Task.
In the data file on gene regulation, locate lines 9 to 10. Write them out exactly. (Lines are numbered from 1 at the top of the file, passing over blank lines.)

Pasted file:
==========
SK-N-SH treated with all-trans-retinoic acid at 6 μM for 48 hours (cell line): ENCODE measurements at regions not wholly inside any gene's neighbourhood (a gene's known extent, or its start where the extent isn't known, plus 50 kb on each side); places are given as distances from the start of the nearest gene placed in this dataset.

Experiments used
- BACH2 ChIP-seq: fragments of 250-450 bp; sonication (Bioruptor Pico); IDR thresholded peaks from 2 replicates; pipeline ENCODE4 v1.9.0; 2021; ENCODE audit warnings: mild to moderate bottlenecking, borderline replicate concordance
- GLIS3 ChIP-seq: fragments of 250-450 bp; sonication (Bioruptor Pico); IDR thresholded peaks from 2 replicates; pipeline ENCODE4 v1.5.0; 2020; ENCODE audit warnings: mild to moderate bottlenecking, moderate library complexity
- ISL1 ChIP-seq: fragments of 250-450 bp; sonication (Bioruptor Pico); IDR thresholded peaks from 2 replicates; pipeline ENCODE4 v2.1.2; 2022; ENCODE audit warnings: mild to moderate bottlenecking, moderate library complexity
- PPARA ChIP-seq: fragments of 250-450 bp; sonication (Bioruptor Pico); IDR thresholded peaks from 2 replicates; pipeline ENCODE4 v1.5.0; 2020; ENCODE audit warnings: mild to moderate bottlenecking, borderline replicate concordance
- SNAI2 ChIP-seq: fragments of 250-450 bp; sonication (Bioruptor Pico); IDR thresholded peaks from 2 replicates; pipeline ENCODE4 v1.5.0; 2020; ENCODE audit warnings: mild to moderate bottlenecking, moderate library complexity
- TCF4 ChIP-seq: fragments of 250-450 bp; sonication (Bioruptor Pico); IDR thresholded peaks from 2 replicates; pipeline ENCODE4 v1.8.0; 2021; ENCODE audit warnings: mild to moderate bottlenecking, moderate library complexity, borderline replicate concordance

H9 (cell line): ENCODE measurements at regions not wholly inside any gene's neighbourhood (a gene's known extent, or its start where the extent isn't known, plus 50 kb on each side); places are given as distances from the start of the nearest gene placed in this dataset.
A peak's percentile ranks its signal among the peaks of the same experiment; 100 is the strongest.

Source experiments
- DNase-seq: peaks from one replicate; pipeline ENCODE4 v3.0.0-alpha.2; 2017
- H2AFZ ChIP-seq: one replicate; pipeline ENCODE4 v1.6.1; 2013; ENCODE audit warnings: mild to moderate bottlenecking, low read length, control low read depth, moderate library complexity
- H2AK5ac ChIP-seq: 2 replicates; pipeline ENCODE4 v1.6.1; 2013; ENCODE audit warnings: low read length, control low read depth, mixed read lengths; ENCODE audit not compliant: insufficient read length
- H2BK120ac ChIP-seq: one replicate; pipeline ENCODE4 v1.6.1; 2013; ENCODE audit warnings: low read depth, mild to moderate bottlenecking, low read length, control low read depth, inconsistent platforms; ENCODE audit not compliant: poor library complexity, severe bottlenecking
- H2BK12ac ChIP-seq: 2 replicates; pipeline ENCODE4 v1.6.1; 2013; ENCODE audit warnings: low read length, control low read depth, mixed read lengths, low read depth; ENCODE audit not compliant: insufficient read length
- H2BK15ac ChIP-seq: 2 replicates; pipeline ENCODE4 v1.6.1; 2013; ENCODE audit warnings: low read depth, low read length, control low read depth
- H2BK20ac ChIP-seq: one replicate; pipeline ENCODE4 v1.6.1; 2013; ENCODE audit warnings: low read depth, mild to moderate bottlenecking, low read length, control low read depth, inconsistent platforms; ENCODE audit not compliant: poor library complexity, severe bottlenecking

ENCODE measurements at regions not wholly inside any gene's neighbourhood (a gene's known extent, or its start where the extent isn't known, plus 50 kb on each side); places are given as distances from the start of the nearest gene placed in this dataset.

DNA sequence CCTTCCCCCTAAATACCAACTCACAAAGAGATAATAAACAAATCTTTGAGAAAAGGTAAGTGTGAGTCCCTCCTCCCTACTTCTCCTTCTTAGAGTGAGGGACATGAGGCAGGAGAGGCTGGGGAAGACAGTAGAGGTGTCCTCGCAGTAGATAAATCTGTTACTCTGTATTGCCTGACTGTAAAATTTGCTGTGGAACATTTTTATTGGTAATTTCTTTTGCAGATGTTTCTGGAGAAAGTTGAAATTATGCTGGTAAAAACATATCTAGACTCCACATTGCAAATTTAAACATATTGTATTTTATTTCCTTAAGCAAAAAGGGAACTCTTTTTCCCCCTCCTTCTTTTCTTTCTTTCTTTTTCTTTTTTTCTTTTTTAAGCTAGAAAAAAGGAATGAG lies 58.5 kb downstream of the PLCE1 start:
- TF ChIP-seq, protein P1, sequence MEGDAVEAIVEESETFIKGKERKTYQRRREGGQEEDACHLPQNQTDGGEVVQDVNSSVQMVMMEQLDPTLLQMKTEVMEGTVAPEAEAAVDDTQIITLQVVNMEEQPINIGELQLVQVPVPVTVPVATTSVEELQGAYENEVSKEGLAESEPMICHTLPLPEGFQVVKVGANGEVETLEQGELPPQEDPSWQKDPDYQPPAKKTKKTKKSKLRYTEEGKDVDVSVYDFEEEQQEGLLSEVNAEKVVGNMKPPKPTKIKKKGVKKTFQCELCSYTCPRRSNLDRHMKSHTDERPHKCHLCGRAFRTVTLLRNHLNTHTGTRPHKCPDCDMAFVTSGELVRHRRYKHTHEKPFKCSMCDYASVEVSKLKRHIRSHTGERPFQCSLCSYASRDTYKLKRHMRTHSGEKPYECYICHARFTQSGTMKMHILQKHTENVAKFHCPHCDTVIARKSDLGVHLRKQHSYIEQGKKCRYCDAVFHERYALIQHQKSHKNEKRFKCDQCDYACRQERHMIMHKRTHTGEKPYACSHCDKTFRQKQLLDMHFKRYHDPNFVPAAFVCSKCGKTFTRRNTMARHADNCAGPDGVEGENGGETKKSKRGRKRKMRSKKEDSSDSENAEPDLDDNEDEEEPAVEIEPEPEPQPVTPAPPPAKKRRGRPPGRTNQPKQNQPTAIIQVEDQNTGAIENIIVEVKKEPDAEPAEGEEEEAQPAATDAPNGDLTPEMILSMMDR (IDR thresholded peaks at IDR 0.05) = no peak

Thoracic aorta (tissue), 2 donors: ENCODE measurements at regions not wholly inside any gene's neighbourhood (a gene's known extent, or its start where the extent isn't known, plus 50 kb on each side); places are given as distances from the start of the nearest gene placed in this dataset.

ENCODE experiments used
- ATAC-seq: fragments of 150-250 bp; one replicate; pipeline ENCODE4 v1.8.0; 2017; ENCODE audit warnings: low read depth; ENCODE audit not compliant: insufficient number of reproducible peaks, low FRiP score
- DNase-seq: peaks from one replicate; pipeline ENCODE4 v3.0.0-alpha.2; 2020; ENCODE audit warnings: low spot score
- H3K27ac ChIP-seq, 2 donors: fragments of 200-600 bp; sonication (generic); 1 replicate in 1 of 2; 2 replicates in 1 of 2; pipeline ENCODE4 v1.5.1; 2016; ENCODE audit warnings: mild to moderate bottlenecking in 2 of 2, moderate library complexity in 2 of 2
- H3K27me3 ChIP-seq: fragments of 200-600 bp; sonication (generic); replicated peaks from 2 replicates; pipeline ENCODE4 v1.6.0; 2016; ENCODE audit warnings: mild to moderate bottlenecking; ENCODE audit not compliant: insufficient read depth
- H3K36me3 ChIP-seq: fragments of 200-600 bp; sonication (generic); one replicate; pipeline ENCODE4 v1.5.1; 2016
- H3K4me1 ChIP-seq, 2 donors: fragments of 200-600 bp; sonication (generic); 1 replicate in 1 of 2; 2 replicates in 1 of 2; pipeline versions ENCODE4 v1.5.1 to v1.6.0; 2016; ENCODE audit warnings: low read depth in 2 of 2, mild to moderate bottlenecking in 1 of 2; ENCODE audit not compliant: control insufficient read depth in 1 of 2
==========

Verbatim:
H9 (cell line): ENCODE measurements at regions not wholly inside any gene's neighbourhood (a gene's known extent, or its start where the extent isn't known, plus 50 kb on each side); places are given as distances from the start of the nearest gene placed in this dataset.
A peak's percentile ranks its signal among the peaks of the same experiment; 100 is the strongest.